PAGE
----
A Centers for Disease Control and Prevention (CDC) proposal to test all baby boomers for hepatitis C is expected to bring major health benefits, but it could also result in hundreds of thousands of Americans being denied health insurance coverage, msnbc.com reports.
Health insurance companies are currently free to deny coverage to people with pre-existing conditions such as hepatitis C. Starting in 2014, a clause of the Affordable Care Act (ACA) is scheduled to prevent insurers from denying coverage on that basis. But that clause may not survive a Supreme Court ruling later this month, which experts anticipate will overturn some or all of the ACA.
Three-quarters of people with hepatitis C don’t know they’re infected. Of the 3.2 million people estimated to have hep C, roughly 2 million are baby boomers. The CDC hopes that mass testing of baby boomers will result in 800,000 new patients getting treatment, potentially saving 120,000 lives.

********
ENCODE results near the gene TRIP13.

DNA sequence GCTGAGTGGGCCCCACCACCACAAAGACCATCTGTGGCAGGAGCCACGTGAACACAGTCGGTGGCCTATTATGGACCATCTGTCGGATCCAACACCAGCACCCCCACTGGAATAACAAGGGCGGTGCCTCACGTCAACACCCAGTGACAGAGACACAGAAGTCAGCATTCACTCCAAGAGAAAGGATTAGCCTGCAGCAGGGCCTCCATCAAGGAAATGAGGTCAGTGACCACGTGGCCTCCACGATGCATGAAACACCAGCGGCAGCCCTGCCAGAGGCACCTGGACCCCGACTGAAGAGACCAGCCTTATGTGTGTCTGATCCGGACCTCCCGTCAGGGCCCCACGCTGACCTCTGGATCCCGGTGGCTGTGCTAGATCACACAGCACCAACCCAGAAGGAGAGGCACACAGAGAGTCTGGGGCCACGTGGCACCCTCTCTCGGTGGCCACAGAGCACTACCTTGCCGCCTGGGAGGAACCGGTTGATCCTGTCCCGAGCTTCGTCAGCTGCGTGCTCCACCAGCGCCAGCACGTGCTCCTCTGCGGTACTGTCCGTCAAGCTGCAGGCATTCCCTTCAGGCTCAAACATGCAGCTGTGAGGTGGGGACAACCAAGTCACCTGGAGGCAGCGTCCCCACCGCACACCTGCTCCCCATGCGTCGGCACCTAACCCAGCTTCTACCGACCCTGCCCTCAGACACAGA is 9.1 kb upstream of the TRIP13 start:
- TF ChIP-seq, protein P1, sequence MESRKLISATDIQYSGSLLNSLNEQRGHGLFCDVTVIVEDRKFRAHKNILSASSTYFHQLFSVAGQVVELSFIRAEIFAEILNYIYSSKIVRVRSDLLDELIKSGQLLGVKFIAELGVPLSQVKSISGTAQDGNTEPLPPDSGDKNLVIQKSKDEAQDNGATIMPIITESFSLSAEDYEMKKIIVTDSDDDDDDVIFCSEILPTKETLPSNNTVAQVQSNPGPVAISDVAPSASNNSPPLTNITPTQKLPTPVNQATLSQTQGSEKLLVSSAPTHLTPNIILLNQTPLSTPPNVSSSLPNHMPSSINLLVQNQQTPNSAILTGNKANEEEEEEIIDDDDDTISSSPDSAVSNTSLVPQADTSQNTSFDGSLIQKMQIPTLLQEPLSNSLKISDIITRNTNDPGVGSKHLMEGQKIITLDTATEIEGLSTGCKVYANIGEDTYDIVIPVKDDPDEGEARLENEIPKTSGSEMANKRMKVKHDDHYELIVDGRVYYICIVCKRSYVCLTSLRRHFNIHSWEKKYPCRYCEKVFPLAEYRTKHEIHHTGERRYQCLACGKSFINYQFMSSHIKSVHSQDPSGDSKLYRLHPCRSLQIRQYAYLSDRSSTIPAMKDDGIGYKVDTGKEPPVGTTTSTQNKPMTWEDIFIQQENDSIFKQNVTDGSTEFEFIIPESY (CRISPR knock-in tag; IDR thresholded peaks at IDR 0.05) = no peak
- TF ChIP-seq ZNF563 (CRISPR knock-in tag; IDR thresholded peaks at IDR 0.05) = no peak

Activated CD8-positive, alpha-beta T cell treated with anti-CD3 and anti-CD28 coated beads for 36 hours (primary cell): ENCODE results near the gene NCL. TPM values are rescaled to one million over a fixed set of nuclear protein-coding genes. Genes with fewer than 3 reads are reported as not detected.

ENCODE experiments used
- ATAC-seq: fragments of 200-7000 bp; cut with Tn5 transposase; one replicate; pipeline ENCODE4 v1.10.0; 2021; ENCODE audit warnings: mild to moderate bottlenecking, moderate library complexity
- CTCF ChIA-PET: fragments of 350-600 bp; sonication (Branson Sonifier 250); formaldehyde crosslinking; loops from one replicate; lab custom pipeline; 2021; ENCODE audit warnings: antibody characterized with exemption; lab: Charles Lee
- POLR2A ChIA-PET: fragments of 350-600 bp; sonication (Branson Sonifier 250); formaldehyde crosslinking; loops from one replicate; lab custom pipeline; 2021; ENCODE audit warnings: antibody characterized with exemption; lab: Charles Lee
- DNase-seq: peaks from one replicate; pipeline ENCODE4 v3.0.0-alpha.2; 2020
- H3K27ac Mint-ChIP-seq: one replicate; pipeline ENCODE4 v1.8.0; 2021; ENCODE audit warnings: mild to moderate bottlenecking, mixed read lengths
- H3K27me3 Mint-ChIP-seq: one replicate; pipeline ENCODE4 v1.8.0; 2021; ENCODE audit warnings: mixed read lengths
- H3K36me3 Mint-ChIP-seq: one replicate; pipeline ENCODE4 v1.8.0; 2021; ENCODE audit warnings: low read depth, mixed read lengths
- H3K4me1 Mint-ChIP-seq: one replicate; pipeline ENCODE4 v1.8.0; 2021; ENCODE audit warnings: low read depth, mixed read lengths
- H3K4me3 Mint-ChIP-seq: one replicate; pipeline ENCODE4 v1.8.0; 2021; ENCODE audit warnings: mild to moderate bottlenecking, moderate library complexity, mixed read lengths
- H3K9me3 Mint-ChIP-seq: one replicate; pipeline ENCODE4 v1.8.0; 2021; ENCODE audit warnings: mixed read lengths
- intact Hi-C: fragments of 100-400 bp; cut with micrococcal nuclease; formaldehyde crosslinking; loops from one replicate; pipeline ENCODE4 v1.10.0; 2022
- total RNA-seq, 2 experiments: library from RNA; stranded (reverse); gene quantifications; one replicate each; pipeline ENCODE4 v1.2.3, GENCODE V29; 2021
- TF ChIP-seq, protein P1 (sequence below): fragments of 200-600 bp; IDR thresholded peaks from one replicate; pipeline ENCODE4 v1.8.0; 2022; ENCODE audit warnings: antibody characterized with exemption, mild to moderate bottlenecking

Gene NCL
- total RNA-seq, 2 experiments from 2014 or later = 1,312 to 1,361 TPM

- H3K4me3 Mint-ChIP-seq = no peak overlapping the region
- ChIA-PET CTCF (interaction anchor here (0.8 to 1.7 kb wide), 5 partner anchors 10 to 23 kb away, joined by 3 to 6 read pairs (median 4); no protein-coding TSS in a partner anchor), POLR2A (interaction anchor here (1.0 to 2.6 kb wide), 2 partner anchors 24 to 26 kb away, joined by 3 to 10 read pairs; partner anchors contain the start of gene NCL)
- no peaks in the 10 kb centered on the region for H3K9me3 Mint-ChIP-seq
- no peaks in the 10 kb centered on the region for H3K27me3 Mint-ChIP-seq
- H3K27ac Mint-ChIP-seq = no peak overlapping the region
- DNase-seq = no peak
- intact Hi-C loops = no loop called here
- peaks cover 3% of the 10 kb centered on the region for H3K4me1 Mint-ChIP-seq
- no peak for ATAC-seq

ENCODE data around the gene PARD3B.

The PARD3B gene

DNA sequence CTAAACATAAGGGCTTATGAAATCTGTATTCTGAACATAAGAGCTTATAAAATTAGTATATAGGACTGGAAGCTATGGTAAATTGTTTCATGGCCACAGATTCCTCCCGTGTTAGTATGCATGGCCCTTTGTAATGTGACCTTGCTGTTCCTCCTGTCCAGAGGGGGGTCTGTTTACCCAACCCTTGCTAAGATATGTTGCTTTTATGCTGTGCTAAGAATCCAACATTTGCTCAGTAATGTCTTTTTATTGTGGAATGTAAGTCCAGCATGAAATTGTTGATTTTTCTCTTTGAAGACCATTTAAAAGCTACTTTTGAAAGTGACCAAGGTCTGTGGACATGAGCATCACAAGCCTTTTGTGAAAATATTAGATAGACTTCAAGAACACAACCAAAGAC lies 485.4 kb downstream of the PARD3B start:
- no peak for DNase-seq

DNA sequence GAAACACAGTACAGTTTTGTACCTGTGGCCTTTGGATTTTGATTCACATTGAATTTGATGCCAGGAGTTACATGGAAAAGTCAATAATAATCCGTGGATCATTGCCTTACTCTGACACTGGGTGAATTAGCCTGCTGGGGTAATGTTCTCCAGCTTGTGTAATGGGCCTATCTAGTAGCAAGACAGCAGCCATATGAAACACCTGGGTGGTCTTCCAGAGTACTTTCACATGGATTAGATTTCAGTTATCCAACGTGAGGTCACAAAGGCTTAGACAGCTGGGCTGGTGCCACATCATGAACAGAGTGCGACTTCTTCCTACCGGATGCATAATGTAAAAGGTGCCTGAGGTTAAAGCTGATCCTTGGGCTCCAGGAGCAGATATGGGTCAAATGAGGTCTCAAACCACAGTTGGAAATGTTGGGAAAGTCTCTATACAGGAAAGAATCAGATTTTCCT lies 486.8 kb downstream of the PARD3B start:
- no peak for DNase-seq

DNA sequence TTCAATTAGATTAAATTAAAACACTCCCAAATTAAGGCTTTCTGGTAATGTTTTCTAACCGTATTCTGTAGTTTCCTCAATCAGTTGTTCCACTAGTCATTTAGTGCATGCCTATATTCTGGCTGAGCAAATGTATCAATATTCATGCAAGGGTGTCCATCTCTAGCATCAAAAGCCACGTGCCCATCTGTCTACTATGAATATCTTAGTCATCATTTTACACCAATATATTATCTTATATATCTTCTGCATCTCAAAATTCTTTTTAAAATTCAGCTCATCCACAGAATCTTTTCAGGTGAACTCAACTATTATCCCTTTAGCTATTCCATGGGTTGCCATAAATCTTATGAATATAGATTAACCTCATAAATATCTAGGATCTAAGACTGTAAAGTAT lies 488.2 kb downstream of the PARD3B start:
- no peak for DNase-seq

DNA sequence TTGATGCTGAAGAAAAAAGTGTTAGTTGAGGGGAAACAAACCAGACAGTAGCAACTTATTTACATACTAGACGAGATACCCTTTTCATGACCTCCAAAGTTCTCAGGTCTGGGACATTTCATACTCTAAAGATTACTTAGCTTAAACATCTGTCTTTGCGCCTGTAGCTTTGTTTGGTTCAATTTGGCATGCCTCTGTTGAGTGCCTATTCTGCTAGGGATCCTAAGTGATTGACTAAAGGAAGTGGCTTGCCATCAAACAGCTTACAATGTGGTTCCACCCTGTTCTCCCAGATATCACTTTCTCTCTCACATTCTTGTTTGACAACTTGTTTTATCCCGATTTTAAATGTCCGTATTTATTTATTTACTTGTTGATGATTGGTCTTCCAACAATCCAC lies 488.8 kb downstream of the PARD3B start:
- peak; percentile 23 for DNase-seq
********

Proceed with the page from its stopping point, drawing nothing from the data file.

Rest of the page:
However, according to CDC estimates, roughly one-third of those diagnosed with hepatitis C don’t have health insurance. If key clauses in the ACA are struck down and mass testing of baby boomers goes ahead, hundreds of thousands of people will discover that they have hep C and will be unable to procure health insurance to pay for treatment.
Expert advice is contradictory, as the situation pits patients’ physical health needs against their financial health. “I would never, ever tell anybody to delay getting any kind of medical exam,” said Jesse Slome, executive director of the American Association for Long-Term Care Insurance. “But you have an advantage over the insurance company if you apply for insurance before undergoing any kind of medical checkups.”